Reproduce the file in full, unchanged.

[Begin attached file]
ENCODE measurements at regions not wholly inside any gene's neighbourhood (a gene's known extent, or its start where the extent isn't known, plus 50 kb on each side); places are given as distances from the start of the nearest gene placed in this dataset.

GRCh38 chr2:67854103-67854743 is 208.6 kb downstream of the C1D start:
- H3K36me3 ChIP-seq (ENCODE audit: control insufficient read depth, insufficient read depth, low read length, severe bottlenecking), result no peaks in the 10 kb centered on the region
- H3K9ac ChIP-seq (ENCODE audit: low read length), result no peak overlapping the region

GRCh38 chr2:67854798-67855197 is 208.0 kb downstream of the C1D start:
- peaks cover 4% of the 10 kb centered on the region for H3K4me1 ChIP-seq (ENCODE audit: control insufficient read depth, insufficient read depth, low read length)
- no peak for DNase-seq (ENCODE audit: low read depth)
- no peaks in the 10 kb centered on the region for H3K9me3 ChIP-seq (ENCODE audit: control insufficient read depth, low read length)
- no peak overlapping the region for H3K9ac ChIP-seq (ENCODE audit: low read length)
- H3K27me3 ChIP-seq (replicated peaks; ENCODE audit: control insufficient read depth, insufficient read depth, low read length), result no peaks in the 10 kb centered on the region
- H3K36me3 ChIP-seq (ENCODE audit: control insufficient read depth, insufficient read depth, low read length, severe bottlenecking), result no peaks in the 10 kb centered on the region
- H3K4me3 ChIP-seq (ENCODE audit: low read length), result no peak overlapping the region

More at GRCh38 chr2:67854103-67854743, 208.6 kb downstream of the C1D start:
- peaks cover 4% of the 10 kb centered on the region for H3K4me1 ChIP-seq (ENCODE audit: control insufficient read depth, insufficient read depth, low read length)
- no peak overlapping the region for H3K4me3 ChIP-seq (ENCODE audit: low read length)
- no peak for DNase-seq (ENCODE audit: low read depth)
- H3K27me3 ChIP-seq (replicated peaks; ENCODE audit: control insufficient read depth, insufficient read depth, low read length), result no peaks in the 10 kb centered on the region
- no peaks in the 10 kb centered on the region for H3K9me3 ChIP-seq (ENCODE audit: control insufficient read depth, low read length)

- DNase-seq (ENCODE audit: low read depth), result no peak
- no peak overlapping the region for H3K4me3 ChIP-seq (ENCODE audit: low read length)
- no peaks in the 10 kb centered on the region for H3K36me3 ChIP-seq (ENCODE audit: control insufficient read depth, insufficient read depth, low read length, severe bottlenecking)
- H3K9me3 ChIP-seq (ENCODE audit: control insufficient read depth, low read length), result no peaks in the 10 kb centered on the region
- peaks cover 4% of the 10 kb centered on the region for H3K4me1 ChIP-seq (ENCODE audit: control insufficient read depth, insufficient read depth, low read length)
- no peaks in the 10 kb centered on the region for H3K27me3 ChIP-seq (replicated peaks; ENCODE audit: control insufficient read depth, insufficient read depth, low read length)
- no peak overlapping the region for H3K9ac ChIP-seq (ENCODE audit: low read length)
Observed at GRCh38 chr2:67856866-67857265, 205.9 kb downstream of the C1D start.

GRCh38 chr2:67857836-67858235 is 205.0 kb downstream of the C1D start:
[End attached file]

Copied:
ENCODE measurements at regions not wholly inside any gene's neighbourhood (a gene's known extent, or its start where the extent isn't known, plus 50 kb on each side); places are given as distances from the start of the nearest gene placed in this dataset.

GRCh38 chr2:67854103-67854743 is 208.6 kb downstream of the C1D start:
- H3K36me3 ChIP-seq (ENCODE audit: control insufficient read depth, insufficient read depth, low read length, severe bottlenecking), result no peaks in the 10 kb centered on the region
- H3K9ac ChIP-seq (ENCODE audit: low read length), result no peak overlapping the region

GRCh38 chr2:67854798-67855197 is 208.0 kb downstream of the C1D start:
- peaks cover 4% of the 10 kb centered on the region for H3K4me1 ChIP-seq (ENCODE audit: control insufficient read depth, insufficient read depth, low read length)
- no peak for DNase-seq (ENCODE audit: low read depth)
- no peaks in the 10 kb centered on the region for H3K9me3 ChIP-seq (ENCODE audit: control insufficient read depth, low read length)
- no peak overlapping the region for H3K9ac ChIP-seq (ENCODE audit: low read length)
- H3K27me3 ChIP-seq (replicated peaks; ENCODE audit: control insufficient read depth, insufficient read depth, low read length), result no peaks in the 10 kb centered on the region
- H3K36me3 ChIP-seq (ENCODE audit: control insufficient read depth, insufficient read depth, low read length, severe bottlenecking), result no peaks in the 10 kb centered on the region
- H3K4me3 ChIP-seq (ENCODE audit: low read length), result no peak overlapping the region

More at GRCh38 chr2:67854103-67854743, 208.6 kb downstream of the C1D start:
- peaks cover 4% of the 10 kb centered on the region for H3K4me1 ChIP-seq (ENCODE audit: control insufficient read depth, insufficient read depth, low read length)
- no peak overlapping the region for H3K4me3 ChIP-seq (ENCODE audit: low read length)
- no peak for DNase-seq (ENCODE audit: low read depth)
- H3K27me3 ChIP-seq (replicated peaks; ENCODE audit: control insufficient read depth, insufficient read depth, low read length), result no peaks in the 10 kb centered on the region
- no peaks in the 10 kb centered on the region for H3K9me3 ChIP-seq (ENCODE audit: control insufficient read depth, low read length)

- DNase-seq (ENCODE audit: low read depth), result no peak
- no peak overlapping the region for H3K4me3 ChIP-seq (ENCODE audit: low read length)
- no peaks in the 10 kb centered on the region for H3K36me3 ChIP-seq (ENCODE audit: control insufficient read depth, insufficient read depth, low read length, severe bottlenecking)
- H3K9me3 ChIP-seq (ENCODE audit: control insufficient read depth, low read length), result no peaks in the 10 kb centered on the region
- peaks cover 4% of the 10 kb centered on the region for H3K4me1 ChIP-seq (ENCODE audit: control insufficient read depth, insufficient read depth, low read length)
- no peaks in the 10 kb centered on the region for H3K27me3 ChIP-seq (replicated peaks; ENCODE audit: control insufficient read depth, insufficient read depth, low read length)
- no peak overlapping the region for H3K9ac ChIP-seq (ENCODE audit: low read length)
Observed at GRCh38 chr2:67856866-67857265, 205.9 kb downstream of the C1D start.

GRCh38 chr2:67857836-67858235 is 205.0 kb downstream of the C1D start: